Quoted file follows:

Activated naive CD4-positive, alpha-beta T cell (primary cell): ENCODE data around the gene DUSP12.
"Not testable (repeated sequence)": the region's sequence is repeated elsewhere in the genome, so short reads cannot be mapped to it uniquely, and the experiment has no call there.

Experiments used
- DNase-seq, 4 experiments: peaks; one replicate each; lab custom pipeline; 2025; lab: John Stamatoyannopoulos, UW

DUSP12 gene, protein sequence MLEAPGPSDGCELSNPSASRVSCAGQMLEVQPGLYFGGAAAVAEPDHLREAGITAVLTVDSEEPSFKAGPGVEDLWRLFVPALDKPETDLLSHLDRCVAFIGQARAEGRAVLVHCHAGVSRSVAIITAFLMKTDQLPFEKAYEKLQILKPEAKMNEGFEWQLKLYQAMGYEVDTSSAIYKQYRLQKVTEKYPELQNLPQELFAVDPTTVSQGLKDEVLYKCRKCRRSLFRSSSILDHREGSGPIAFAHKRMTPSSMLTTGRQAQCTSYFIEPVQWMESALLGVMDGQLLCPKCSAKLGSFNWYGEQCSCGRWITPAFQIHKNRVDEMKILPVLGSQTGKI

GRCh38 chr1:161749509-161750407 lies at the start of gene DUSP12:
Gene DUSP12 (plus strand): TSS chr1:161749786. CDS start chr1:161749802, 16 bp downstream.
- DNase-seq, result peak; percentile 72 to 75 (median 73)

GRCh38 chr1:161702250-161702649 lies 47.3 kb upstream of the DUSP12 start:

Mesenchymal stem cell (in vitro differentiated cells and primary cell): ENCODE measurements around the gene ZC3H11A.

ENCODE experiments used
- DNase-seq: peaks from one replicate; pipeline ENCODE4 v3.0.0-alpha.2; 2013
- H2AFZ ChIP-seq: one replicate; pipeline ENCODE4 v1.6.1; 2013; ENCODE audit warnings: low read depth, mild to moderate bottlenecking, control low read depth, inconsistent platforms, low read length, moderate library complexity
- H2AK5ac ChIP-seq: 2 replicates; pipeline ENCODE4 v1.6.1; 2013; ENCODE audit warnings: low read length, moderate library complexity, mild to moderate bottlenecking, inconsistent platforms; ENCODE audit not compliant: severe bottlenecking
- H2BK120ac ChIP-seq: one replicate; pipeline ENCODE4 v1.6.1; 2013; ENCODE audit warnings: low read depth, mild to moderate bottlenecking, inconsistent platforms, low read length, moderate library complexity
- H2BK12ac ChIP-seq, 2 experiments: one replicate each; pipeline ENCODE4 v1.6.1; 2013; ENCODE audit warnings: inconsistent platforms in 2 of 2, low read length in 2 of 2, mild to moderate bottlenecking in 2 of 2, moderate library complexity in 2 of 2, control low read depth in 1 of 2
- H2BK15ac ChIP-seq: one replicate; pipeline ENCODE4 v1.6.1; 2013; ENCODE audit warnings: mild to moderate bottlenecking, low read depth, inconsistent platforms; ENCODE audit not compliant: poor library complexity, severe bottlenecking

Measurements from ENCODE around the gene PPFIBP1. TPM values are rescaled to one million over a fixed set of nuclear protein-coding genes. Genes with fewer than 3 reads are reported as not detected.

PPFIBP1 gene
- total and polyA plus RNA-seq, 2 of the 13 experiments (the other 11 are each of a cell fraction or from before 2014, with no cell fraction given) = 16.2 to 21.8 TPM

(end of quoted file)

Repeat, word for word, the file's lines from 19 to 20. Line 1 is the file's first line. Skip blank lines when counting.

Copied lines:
PPFIBP1 gene
- total and polyA plus RNA-seq, 2 of the 13 experiments (the other 11 are each of a cell fraction or from before 2014, with no cell fraction given) = 16.2 to 21.8 TPM